This photo taken on August 27th shows a grizzly and her first year cub on the walkway between the two viewing stands. Just passing beneath our viewing stand and walking down the road. This bear is still pretty lean without the fat “belly” she will need prior to denning for the winter. The salmon have just arrived in the river and over the next two months her cub and her will need to add enough fat from gorging on salmon to survive the winter.
This is a great pose of a mature bald eagle with a solid white head without any dark feathers and the bright yellow in beak and claws. As common as eagles are on the whales watching and grizzly bear tours it is still difficult to obtain a good picture. The important part is the dark background so that the eagle does not blend with the sky. At times it is hard to find and eagle sitting low enough in the trees to achieve the necessary background.
Mid July on a grizzly bear tour up Knight Inlet to the Glendale River estuary and a family of grizzly bears grazing on the breach. A family with first year triplets. One to the left of the large rock, one on the rock and one just behind the right edge of the rock. Sorry the best I could do while maneuvering the boat so we would not get to close and scare them into the high sedge grass. Twins are common in the area; triplets’ not that unusual and this past summer there was even as set of quadruplets a first for the lodge viewing records. On this day the guests got some great pictures much better than mine but that is the most important part of being a guide to ensure the guest photos a better than the guides.
The extra day at Grizzly Bear Lodge is spent on the Kakweikan River with Trapper Rick. The first picture shows Trapper with two guests who appear to be taking pictures of the falls. Twenty minutes earlier there were grizzly bears where they are now standing and they were the subjects of the photos. Now they are trying to capture a photo of the salmon leaping over the falls. With the large lens they are using such a photo takes time and a certain amount of luck but most guests manage a reasonable shot. To the left of Rick is the entrance to the salmon ladder that bypasses the falls. If you walk back up the ladder about thirty meters (yards) one is able to see the fish in the ladder as in the second photo. Not as dramatic as jumping but guaranteed.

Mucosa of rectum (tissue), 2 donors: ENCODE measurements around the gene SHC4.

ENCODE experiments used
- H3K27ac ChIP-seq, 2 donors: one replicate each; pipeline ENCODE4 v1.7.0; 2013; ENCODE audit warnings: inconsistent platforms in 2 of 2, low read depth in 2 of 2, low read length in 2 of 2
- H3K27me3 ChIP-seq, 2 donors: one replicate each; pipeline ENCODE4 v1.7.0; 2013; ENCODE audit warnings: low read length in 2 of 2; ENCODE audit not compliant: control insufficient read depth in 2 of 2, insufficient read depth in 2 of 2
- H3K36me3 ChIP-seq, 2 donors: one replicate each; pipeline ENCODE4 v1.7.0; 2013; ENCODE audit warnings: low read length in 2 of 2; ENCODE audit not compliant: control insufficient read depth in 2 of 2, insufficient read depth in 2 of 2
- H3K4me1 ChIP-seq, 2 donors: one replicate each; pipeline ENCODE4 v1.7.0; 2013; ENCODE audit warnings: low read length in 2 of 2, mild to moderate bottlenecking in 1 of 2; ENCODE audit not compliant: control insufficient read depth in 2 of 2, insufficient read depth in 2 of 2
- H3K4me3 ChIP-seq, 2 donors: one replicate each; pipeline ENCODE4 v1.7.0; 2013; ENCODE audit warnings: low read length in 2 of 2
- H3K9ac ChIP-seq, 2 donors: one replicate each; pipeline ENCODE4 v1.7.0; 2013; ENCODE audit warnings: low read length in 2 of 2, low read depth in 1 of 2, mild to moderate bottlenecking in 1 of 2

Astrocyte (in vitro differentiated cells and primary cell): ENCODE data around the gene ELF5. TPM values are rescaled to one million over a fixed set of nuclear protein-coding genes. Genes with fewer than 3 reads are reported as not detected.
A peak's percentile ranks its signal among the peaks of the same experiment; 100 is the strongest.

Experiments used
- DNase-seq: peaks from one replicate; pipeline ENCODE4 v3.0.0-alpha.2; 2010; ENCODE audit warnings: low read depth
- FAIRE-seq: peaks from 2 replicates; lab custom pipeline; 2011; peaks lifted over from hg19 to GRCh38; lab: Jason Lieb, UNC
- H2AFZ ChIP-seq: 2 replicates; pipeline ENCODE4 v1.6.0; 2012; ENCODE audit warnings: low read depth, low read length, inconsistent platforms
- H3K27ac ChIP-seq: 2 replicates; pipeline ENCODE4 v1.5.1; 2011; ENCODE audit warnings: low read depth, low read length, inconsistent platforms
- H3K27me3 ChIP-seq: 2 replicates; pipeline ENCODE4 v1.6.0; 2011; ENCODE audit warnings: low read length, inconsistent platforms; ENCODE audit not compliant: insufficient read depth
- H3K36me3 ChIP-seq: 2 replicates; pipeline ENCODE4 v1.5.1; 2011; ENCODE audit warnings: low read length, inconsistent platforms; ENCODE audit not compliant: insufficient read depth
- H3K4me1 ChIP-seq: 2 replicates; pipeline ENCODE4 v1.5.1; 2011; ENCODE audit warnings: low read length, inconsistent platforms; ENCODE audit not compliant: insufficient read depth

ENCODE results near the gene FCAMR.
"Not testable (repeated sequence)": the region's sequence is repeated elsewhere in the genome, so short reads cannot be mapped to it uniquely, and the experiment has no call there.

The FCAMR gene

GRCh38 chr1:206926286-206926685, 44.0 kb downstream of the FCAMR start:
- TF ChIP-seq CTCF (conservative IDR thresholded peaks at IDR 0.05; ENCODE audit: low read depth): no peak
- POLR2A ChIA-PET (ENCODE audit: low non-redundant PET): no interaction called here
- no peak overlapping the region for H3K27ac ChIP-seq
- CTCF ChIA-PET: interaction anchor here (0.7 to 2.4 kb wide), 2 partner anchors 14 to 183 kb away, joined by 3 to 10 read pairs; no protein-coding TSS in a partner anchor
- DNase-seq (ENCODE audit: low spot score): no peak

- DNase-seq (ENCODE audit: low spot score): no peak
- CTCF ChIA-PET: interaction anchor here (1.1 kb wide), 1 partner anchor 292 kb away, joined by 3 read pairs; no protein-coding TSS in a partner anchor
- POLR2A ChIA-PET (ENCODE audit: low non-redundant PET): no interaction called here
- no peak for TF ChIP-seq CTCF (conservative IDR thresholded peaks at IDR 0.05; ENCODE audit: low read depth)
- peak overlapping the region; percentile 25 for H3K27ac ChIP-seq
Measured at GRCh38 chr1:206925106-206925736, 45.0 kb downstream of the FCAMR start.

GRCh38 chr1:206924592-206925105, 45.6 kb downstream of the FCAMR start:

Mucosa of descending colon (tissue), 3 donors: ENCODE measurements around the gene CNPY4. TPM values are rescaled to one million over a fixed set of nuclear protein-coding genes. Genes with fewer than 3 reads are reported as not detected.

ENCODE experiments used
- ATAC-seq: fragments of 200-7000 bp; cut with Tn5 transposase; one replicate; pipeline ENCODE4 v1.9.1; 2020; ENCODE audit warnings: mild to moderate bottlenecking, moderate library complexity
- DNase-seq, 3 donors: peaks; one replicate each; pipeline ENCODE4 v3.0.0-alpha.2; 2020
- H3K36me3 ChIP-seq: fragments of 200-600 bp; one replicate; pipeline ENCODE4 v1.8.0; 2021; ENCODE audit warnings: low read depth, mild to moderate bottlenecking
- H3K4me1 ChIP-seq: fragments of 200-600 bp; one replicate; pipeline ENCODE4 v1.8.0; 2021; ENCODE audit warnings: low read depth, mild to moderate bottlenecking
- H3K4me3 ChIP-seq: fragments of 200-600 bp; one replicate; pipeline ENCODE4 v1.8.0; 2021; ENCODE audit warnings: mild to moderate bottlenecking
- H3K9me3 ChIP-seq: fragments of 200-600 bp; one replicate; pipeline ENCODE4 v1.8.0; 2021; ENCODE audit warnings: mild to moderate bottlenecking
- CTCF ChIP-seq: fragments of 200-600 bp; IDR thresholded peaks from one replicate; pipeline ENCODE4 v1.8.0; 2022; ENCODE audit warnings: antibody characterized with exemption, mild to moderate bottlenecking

Steller sealions have become common on whale watching tours. With the abundance of herring in the area of the day trips the sealions have started to stay all summer rather than just in the spring and fall on their coastal migration. Several dozen of these large males frequent the small island in Weynton Pass across from Vancouver Island’s Telegraph Cove.
Today’s posting is the opposite of yesterdays. We were still going up the river but these grizzly bears were coming down river. It was a high tide and we were about as far up the river as we were able to go in the skiff. We were hugging one side of the river when the mother and cub came around the corner and passed on the other bank about fifteen meters (yards) away. Over a period of several weeks last summer we viewed mother grizzlies and their cubs on a daily basis as we all moved up and down the river with the tide.